Lawyers representing a group of men wrongly accused of the murder of a Cardiff woman are to take the attorney general and home secretary to court in a bid to win a judicial review of the case.
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Lynette White was stabbed more than 50 times in a frenzied attack on Valentine's Day 1988 in a squalid flat in Cardiff's deprived docklands area.
The attorney general and the home secretary refused to hold a public inquiry into the collapse of a corruption case against South Wales police officers who investigated the murder and now lawyers for those wrongly accused of Lynette White's killing will ask a high court judge to overturn that decision.
In 1990 Lynette's boyfriend Stephen Miller, Yusef Abdullahi and Tony Paris were jailed for life for the murder of Ms White, who worked as a prostitute in Cardiff, but they were freed two years later after their convictions were quashed by the court of appeal.
Two other men who had also been charged with murder - cousins John and Ronnie Actie - were acquitted by a jury, but had spent two years in prison awaiting trial.
The collection of cases which unravelled in Swansea is very disquieting. Lord Carlile QC
The quashing of the convictions of the trio - who became known as the Cardiff Three - prompted a reinvestigation of the Lynette White case by South Wales Police, and led to the conviction of the real killer, 15 years after the murder.
Advances in DNA technology led police, to one of Ms White's clients, Jeffrey Gafoor, who was arrested and later confessed to committing the murder alone.
South Wales Police, under the supervision of the Independent Police Complaints Commission, began investigating what had gone wrong with the original police investigation into Ms White's death, and how innocent men had ended up being charged with her murder.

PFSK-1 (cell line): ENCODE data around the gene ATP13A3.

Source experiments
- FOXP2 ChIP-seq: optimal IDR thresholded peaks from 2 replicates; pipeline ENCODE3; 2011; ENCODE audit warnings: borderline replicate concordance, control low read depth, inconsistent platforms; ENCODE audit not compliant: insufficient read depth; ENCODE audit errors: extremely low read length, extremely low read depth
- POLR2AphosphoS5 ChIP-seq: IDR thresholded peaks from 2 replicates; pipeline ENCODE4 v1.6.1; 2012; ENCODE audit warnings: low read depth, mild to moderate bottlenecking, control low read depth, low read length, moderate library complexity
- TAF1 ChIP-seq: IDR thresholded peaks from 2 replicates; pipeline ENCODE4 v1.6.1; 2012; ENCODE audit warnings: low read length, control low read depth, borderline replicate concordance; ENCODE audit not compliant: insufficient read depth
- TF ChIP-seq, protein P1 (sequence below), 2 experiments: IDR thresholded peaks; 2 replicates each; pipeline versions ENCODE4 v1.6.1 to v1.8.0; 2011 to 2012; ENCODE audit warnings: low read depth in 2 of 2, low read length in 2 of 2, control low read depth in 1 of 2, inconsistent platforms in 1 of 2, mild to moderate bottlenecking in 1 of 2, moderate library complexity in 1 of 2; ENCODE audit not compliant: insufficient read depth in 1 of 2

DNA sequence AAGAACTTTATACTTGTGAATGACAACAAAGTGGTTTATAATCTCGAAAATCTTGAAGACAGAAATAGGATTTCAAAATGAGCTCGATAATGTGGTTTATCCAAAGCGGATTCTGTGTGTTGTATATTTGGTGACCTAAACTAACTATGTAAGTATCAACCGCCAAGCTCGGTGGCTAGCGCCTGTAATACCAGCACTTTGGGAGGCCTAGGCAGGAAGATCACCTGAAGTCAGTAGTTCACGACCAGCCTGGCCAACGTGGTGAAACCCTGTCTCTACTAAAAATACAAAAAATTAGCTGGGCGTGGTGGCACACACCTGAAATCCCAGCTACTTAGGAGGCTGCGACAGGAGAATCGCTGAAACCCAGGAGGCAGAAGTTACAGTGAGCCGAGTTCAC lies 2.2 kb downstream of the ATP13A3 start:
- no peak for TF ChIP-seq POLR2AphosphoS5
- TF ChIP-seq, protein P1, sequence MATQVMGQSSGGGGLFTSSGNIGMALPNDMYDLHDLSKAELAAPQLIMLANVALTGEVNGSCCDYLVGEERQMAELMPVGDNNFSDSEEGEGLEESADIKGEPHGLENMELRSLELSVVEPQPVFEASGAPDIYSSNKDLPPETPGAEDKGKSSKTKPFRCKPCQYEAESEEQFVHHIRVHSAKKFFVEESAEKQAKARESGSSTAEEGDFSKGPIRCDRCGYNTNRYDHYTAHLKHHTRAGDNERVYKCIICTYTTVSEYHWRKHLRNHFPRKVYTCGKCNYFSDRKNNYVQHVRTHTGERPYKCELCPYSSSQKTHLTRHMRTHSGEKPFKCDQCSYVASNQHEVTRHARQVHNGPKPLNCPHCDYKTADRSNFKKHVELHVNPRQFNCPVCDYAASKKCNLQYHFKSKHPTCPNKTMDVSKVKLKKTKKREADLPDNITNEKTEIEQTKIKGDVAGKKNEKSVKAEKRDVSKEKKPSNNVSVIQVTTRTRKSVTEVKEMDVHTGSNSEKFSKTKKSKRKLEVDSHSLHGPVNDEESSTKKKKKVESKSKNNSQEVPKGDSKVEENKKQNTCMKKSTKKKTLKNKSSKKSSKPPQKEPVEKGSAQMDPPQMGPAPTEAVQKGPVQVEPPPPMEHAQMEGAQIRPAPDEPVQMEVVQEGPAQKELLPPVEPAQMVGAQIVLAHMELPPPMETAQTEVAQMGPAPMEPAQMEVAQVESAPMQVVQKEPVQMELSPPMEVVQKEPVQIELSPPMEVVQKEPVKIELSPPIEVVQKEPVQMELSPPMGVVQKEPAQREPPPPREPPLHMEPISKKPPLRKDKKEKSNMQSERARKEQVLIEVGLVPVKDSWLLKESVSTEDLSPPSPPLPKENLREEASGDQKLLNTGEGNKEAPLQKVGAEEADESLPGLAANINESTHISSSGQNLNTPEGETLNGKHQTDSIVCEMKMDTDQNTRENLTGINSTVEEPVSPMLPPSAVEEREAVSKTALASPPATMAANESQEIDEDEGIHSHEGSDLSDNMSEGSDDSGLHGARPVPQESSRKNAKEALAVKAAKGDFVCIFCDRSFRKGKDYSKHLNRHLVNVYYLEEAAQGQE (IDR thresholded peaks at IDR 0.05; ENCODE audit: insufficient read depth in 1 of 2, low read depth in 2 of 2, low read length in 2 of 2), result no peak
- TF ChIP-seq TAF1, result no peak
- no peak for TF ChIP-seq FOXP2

In summer 2011, eight former officers from South Wales Police were accused of fabricating evidence and perverting the course of justice, leading to the wrongful conviction of three men for murder. That trial collapsed and all ten defendants were cleared.
Channel 4 News has learnt that ministers have rejected a formal request for a public inquiry into the prosecution's decision to throw in the towel in the trial of the eight police officers.
They claimed documents had been destroyed, but the files were later found at South Wales police headquarters.
That is still the focus of one inquiry by the Independent Police Complaints Commission. The other has been set up by the Director of Public Prosecutions Keir Starmer QC.
Mr Starmer brought in the inspectorate, which now has a team of four lawyers going through 800,000 documents.
But that is not enough for the wrongly accused or convicted. Now Channel 4 News has learnt they are planning to take ministers to the high court to try to force them to establish a public inquiry.
Channel 4 News has learnt lawyers for the surviving three victims - John Actie, Tony Paris and Stephen Miller - are to seek a judicial review in the High Court, to try to force ministers to establish a public inquiry. They say the two inquiries set up are insufficient.
The demand for a public inquiry is supported by John Actie, 50, who was 26 when he was put on trial for Ms White's murder.
He was acquitted after spending two years in jail. Last year he gave evidence against the police officers who put him and four others in the dock, an experience he described as akin to his original prosecution.
When their corruption trial collapsed it was an outcome he had predicted.
But he added his call for a public inquiry to establish how it had happened. He told Channel 4 News: "We need closure, we need an inquiry, otherwise it's going to be ten years down the line again, more money spent our heads getting worse because there's nothing closed."
Out of reach
An estimated £30m was spent bringing police officers to trial. Now the officers are lodging a series of complaints about they way they have been treated.
The witnesses they allegedly bullied into giving false statements in the murder case were sent to prison. One of their lawyers is also calling for a wider inquiry.
Lord Carlile QC told Channel 4 News: "The collection of cases which unravelled in Swansea is very disquieting. Two inquiries have been announced and they will not be joined up. I think there's a very strong case for a single, joined-up inquiry, preferably led by a judge to look at the whole history of the Cardiff Three case."
John Actie is not hopeful. But then he never has been. Justice to him has always seemed just out of reach.
13 July 2011
26 January 2012